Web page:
WEEKEND READ: The economics of spam

In the second and final extract from his new book about what internet use can tell us about the world we live in, Bill Tancer examines the world of unsolicited email and how Amazon.com paved the way for Viagra spam.

Some industry figures place the proliferation of spam email at more than 80 percent of messages in our in-boxes.

It seems as though those generating spam are outsmarting ISPs and the spam-filtering software that tries to distinguish relevant messages that are important to our lives from unsolicited advertisements for everything from get-rich-quick schemes, Nigerian bank scams, and weight-loss remedies, to various devices that promise to enlarge our private appendages and above all provide low-cost solutions for erectile dysfunction.

More than 20 percent of all in-box spam is in some way related to Viagra. But why? Are these promulgators of endless email messages actually hoping that we will click through and purchase an offshore pharmaceutical?

For Viagra spammers it’s a numbers game, sometimes with click-through rates as low as in the hundredths of a percent. Spammers quickly learned that if you send out enough emails, there is profit to be made.

One Australian spammer was accused of sending out more than two billion Viagra spam emails in the course of a year. Spammers have become increasingly resourceful in finding ways to send millions of emails per day and avoid detection. While the early internet spammer might have used a single server to send out spam, that method was too easily traceable.

Instead, sophisticated spammers use parasitic software programs known as Trojan horses to hijack individual computers and use them as remote servers for sending spam. The method is virtually impossible to prosecute because spammers can take over an unsuspecting user’s computer, send millions of emails in a few hours, and leave without a trace.

So what are the economics behind all of these emails? Take a US prescription for Viagra. It’s likely to cost around $10 to $15 per tablet. However, in countries where the patent on sildenafil citrate has expired, or where there is little or no regulation on the production of pharmaceuticals, the same drug can be produced for less than $2 a pill.

The internet has solved a problem faced by the producers of low cost knock-off drugs: how to sell and distribute these pharmaceuticals. Direct-to-consumer advertising is heavily regulated in the States, often making marketing a costly proposition. But overseas producers use affiliate relationships to lessen their costs.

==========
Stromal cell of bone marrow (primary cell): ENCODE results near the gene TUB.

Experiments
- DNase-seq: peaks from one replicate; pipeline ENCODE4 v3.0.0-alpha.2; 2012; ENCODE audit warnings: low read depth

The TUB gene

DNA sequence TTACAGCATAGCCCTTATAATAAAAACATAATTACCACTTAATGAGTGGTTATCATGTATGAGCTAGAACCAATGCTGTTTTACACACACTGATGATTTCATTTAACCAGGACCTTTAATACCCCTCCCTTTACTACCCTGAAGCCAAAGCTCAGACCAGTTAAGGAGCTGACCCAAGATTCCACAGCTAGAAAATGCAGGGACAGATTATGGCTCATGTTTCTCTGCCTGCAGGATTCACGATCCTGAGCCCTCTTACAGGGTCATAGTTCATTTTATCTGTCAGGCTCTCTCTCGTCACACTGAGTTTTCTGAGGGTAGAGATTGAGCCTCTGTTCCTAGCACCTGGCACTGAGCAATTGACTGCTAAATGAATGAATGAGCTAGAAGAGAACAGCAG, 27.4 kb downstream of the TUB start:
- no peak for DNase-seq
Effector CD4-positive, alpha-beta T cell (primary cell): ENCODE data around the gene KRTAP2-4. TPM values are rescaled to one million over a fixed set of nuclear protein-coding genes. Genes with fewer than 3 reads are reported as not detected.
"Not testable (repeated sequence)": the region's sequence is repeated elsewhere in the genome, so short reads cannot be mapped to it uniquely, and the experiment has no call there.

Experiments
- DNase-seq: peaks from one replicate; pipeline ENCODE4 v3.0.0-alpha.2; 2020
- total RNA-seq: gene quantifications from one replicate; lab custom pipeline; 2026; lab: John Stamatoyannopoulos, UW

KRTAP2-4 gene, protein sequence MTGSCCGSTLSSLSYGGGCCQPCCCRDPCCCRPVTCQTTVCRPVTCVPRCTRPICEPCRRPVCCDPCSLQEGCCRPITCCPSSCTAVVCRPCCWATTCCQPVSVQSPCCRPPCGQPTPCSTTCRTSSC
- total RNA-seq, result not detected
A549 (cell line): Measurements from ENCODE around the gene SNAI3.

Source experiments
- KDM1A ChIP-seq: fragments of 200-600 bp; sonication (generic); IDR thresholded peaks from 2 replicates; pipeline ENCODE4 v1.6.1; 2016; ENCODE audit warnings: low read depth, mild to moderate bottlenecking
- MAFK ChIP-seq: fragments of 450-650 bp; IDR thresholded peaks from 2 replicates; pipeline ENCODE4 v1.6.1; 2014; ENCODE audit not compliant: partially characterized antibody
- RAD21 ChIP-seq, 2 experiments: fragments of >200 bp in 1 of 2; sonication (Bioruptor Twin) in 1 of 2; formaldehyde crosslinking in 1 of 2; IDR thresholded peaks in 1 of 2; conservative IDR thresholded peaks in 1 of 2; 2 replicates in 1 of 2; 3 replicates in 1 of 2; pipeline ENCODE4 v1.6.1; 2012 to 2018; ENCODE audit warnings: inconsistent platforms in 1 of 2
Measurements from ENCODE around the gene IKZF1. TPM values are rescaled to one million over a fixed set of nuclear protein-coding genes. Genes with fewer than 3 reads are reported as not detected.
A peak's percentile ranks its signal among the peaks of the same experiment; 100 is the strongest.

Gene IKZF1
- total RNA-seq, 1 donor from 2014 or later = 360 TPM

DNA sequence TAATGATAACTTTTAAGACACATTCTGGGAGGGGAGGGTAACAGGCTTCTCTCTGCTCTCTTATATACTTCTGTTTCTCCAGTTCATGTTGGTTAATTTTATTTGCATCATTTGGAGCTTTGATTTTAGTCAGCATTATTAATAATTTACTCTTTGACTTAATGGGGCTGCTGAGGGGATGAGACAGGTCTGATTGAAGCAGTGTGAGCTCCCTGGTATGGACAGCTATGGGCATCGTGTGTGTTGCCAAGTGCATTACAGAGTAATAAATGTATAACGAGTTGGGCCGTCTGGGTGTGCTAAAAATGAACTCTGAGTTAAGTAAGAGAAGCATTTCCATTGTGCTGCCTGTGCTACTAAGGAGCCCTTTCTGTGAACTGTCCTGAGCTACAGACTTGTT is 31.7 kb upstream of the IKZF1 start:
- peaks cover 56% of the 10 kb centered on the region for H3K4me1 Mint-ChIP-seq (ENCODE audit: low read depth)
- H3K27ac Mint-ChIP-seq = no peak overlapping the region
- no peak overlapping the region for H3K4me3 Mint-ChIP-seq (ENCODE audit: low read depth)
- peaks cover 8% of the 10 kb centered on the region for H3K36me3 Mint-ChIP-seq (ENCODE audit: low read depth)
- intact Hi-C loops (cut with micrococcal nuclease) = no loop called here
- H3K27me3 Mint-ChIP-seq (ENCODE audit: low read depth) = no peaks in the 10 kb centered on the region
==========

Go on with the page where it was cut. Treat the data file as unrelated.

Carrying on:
In a model pioneered in the mid-nineties with Amazon.com, affiliate partners provide the perfect sales channel for this business. Amazon, in an effort to expand its sales power, offered any person with a website the ability to add links for books available on the Amazon site. Any books sold from traffic sent by an affiliate would result in an affiliate fee paid back to the owner of that website. The affiliate earned anywhere from 4 to 10 percent of the resulting sale.

Producers of overseas sildenafil citrate, interested in selling as many pills as possible without being responsible for violating local laws, leveraged this model to recruit affiliates, which could be anyone with the ability to generate orders for a fee as much as 40 per cent per transaction.

The overwhelming volume of Viagra spam and other unsolicited emails is sent at an estimated rate of 12.4 billion messages per day. Some estimate that 8 per cent of US Internet users who have received this spam have purchased products from those emails.

The deluge of Viagra messages in our in-boxes may partly explain the popularity of the drug online. Over the course of the last two years, spikes in searches on "Viagra” have been concurrent with massive Viagra spam blasts. As of fall 2007, Viagra was the third most searched for drug, behind weight loss drug alli and depression-anxiety drug Lexapro.

Searches for erectile dysfunction drugs served as one of the first examples we found of seasonal trends in the way we search for things on the Internet.

In the case of drugs such as Viagra, Levitra, and Cialis, things come to a head in late January and early February, right around the Super Bowl. Over the last four years, since starting at Hitwise, I have had a Super Bowl tradition that includes a high-def television, a barbecue, a few beers, and a spreadsheet. Each year I study the effects of Super Bowl commercials on Web traffic and, more recently, on search patterns. As with the spike on erectile dysfunction searches, each year the data shows that repeated spots can drive us to find out more information online.

Not all seasonal Internet behavioural patterns are driven by television commercials; some are just ingrained in our society. Internet behaviour can reveal a great deal about society. Some of the most interesting patterns are those that surround our visits and searches in the realm of politics.

From a market research perspective, estimating our political convictions has proven to be a very difficult and often elusive challenge. Online behaviour provides a fresh perspective.

From CLICK by Bill Tancer. Copyright 2008 Bill Tancer. Published by Hyperion. All Rights Reserved.

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